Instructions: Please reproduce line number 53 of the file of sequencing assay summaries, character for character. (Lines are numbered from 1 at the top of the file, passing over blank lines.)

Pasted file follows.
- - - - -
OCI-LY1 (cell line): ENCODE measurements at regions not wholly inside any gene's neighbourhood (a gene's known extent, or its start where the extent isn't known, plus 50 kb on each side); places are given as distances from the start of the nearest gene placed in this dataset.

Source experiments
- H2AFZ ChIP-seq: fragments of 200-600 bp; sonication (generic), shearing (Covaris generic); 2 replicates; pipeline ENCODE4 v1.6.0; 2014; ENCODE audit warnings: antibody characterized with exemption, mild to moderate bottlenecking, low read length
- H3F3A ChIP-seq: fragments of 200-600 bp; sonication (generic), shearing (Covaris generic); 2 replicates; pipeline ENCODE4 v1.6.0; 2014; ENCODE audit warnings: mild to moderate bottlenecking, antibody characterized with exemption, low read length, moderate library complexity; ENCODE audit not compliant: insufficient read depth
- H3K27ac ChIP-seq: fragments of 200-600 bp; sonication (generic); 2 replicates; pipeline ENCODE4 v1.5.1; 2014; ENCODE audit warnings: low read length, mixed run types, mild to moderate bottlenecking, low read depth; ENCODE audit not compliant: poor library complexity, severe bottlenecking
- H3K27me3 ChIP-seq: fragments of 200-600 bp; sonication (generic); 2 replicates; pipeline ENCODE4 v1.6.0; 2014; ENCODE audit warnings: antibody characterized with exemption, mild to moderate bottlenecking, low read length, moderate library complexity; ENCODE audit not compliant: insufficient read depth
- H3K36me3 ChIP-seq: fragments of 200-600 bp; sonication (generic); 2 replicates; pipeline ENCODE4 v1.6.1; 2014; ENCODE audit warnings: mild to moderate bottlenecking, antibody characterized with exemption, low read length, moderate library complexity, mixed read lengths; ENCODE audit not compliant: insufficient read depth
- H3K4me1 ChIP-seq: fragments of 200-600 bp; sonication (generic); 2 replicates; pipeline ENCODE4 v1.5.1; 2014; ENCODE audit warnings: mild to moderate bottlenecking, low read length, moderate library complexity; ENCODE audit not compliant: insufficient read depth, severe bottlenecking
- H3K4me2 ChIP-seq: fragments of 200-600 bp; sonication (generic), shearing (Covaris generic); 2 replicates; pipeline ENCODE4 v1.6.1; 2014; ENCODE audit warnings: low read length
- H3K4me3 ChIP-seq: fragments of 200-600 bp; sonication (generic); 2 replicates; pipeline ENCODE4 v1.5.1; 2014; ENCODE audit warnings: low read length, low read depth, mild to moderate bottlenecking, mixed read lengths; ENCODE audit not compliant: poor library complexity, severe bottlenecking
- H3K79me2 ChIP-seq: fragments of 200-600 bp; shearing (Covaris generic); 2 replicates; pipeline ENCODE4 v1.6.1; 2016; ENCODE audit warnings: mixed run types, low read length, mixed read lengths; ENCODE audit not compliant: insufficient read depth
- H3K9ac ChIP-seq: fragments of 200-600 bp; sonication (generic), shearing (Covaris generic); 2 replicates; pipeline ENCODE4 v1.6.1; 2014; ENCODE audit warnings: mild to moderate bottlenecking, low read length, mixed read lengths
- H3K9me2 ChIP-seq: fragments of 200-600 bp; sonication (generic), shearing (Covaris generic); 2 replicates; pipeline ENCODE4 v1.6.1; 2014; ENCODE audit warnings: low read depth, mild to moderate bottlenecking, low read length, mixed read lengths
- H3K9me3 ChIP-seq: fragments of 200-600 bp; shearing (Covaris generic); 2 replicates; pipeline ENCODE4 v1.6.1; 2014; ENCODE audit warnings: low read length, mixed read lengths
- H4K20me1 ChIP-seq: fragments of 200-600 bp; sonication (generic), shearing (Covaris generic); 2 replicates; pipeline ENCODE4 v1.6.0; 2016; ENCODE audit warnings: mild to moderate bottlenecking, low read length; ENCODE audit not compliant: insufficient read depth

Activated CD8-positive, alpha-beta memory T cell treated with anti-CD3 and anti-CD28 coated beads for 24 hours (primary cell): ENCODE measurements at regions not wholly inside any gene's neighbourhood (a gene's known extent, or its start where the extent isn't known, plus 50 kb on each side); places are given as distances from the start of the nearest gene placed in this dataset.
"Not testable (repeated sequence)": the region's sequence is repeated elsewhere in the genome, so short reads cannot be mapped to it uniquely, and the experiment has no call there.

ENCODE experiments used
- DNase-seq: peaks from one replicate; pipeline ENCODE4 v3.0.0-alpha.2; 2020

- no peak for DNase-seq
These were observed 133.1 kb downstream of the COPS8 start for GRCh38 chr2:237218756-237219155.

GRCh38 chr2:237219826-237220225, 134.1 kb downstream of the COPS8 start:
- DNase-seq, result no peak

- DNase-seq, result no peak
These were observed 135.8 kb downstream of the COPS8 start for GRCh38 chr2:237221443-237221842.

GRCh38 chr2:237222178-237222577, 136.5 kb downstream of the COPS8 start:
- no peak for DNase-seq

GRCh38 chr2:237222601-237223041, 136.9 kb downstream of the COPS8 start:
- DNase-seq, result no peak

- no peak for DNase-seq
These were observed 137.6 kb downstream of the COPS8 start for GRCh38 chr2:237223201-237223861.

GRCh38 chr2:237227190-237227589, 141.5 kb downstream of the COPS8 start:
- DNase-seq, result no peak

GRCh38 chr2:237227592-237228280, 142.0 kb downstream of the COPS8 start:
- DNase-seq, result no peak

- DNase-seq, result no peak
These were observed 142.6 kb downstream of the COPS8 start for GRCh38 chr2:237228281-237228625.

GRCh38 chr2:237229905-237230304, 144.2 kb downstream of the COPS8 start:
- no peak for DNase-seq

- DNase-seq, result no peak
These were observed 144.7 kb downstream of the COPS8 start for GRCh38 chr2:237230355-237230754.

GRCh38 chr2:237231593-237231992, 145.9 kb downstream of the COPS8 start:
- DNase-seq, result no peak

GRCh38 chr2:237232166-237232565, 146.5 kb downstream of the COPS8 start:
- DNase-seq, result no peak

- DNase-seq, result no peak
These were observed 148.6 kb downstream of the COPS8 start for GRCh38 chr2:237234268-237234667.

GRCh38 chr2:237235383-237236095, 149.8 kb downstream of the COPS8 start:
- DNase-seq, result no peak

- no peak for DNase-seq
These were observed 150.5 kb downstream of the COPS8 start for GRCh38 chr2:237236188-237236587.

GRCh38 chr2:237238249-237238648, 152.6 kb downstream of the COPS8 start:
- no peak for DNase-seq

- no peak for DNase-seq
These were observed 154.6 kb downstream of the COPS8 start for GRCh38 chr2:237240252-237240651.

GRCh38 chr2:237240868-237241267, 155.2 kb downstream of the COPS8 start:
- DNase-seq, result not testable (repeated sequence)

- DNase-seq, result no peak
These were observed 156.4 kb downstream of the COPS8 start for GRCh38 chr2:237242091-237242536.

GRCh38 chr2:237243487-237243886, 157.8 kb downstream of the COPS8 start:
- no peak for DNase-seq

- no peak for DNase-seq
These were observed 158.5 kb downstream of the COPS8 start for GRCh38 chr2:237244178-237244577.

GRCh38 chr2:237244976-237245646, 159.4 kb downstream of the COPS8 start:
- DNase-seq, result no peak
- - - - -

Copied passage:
- no peak for DNase-seq